Main Contents & Search
        Correspondence
1870    1872

Sarah Orne Jewett Letters of 1871



William Dean Howells to SOJ


[Atlantic Monthly]
Boston  March 5th 1871

Dear Madam:

            We have just been reading your Story of the Shore House* with the pleasure which all your sketches give us, and yet we have felt that it is worth[y] of a better story than you have set in it.  Can't you think of something else to place in that charming house -- something a little more picturesque and romantic?  As it [is] the descriptive character of the paper altogether overbalances the narrative, and the reader who has somehow been led to expect incident feels a disappointment in the end.  You could make more of your present plot; introduce the Kews practically, and the Dockums and expand the facts to dramatic proportions.  Pray let us hear from you.

                Yours respectfully

                    The Editors

                                                                                     

Notes

Story of the Shore House:  Jewett's second piece to appear in Atlantic Monthly was "The Shore House" in September 1873.  This story later became part of Deephaven (1877).

A note on this transcription reads:   [copy made by MRJ for WDH].  This text is from transcriptions from mixed repositories, Letters from Sarah Orne Jewett, 1875-1890, folder 63, Burton Trafton Jewett Research Collection. For more information about the individual transcription, contact the Maine Women Writers Collection. Notes by Terry Heller, Coe College.




William Dean Howells to SOJ

[Atlantic to SOJ]
Boston March 11, 1871

Dear Madam:

    By all means make a sketch of your story* if you don't feel secure of your powers of invention.  But in doing this pray remember that you will have to develop character very fully. -- much more fully than you have done in the piece as it stands.  Perhaps also it would be well to curtail some of the preliminary passages.  Give ample accounts of the old house, the seafaring and lighthouse people as you propose.  I return you the manuscript by this post for your revision. When you come next to Boston, pray let me know, and I will try to call upon you.  Or if you have not time to send me your address and in your leisure feel compassion enough for a busy man to waive ceremony will you come out to Cambridge to see me?  I live in Berkeley St. one door from Phillips Place (Garden St. car) and my name is that of your obedient servant

    W. D. Howells --


Miss Jewett


Notes

sketch of your story:  It appears Jewett has queried Howells about a new approach to the story that would be her second piece to appear in Atlantic Monthly, "The Shore House" in September 1873.  This story later became part of Deephaven (1877).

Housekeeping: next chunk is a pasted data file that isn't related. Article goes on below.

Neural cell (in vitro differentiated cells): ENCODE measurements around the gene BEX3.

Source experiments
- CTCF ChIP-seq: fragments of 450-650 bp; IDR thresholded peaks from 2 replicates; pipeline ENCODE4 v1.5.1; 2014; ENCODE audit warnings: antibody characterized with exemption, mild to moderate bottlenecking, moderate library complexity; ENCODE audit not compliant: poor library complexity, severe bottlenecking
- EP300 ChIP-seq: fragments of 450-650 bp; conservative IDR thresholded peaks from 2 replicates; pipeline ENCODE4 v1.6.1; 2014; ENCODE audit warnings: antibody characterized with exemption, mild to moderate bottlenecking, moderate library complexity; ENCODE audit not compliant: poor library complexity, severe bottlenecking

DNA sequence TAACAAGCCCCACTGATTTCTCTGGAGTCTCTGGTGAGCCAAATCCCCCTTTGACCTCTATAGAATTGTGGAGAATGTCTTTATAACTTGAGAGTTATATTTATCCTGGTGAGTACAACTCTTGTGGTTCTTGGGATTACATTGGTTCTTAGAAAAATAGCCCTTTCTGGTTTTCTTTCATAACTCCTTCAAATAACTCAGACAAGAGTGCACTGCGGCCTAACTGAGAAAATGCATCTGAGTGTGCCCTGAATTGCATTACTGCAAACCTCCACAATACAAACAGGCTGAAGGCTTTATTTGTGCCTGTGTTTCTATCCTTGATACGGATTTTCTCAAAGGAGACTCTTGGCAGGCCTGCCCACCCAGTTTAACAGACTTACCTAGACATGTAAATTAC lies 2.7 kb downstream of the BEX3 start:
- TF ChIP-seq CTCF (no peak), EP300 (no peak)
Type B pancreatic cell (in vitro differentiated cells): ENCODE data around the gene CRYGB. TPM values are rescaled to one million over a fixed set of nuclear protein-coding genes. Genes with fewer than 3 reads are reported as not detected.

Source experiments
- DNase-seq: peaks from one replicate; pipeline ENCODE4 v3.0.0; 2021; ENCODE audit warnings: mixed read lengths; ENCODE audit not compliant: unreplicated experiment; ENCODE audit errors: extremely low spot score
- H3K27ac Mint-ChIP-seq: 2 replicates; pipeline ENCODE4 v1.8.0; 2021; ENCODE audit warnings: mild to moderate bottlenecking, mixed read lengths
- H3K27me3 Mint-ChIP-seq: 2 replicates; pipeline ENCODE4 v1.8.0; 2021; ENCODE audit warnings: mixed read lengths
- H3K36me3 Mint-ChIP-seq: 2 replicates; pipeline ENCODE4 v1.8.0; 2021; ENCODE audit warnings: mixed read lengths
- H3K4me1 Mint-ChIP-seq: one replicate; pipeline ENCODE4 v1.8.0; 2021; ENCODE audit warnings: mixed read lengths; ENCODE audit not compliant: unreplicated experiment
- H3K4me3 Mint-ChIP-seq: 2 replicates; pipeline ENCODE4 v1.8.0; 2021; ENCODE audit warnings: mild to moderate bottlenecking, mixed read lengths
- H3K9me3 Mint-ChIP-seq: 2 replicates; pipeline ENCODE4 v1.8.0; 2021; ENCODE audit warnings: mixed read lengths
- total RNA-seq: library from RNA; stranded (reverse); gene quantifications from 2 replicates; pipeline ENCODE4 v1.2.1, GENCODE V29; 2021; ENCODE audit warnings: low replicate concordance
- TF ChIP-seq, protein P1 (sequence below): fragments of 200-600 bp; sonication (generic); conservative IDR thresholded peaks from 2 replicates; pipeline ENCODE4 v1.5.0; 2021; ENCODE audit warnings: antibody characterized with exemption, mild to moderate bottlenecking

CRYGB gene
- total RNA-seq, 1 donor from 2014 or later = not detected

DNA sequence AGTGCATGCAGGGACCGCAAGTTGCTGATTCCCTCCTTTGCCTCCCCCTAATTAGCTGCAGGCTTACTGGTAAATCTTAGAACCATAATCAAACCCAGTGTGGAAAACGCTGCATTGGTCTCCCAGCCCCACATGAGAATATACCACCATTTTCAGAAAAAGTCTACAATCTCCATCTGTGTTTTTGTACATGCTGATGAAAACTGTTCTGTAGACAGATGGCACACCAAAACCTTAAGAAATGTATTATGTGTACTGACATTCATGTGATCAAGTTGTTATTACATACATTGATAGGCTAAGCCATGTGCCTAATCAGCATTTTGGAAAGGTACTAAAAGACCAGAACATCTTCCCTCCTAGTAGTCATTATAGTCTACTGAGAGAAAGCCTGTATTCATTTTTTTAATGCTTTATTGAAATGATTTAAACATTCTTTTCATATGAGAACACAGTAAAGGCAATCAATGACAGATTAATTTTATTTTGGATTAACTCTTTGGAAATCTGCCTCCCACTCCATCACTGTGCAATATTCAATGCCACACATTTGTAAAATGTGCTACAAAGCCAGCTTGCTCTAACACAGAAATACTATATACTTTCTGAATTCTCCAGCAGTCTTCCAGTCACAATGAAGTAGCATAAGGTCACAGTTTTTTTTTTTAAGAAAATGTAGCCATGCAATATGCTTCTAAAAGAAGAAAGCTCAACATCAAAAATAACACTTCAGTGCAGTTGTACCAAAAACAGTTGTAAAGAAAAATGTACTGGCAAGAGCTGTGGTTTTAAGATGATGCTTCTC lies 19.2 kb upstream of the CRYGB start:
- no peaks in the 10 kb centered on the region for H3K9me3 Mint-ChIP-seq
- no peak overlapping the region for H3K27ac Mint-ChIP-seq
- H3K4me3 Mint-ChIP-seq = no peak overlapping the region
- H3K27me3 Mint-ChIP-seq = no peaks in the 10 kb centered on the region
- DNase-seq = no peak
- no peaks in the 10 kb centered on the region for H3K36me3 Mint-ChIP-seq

A note on this transcription reads: [copies of 2 letters by MRJ for Miss WDH]. This text is from transcriptions from mixed repositories, Letters from Sarah Orne Jewett, 1875-1890, folder 63, Burton Trafton Jewett Research Collection. For more information about the individual transcription, contact the Maine Women Writers Collection. Notes by Terry Heller, Coe College.



SOJ to William Dean Howells

[ 17 October 1871 ]

My dear Mr. Howells

    I cannot wait any longer before writing you a note to thank you for "Their Wedding Journey."*  I am enjoying it so much and this last number is so good!  It seems unnecessary, though, for you to improve, for people were so satisfied before -- and there are so many dear stupid writers who will go on and on in the same fashion till they die.  I have taken great pleasure in the November number for I had been quite low-spirited!  Berwick has grown quite uninteresting to me for once in its life, and everybody is distressingly grown-up and I have 'nobody to play with.'  I have been writing some children's stories for the Independent, and the state of my mind is shadowed forth in the last one, "Half-done Polly,"* which is severely moral.  I daresay you will not be able to account for my telling you this, but I suppose it is another illustration of your "pleasures of autobiography so dear to all of us"* --  I don't know if I have quoted it right but it made a great impression upon me.  I once went over part of the "Wedding Journeyin'" route myself and I have enjoyed that part particularly.  I have grown very ambitious of late and wonder continually if by any possibility I shall write so charmingly by and by.  I am diverting myself at present by reading Froude' s History* but I find myself planning my 'fall campaign' in the midst of important acts of Parliament and it goes off slowly!

Sarah O. Jewett

South Berwick,
17th Oct. 1871


Notes

"Their Wedding Journey":  Howells's first novel, Their Wedding Journey, began to appear serialized in Atlantic Monthly 28, in July 1871.

"Half-done Polly":  Jewett's story appeared in The Independent 23 (October 5, 1871), and was collected in Play Days (1878).

"pleasures of autobiography so dear to all of us":  This phrase appears in Part 3 of Their Wedding Journey: Atlantic Monthly 28 (September 1871), p. 348.

Froude' s History:  In a letter of May 12, 1872, Jewett reports reading History of Elizabeth in James Anthony Froude, History of England from the Fall of Wolsey to the Death of Elizabeth (London, 1856-1870, 12 vols.

This text is from transcriptions from mixed repositories, Letters from Sarah Orne Jewett, 1875-1890, folder 63, Burton Trafton Jewett Research Collection. For more information about the individual transcription, contact the Maine Women Writers Collection. Notes by Terry Heller, Coe College.


Edited by Terry Heller, Coe College.

Main Contents & Search
  Correspondence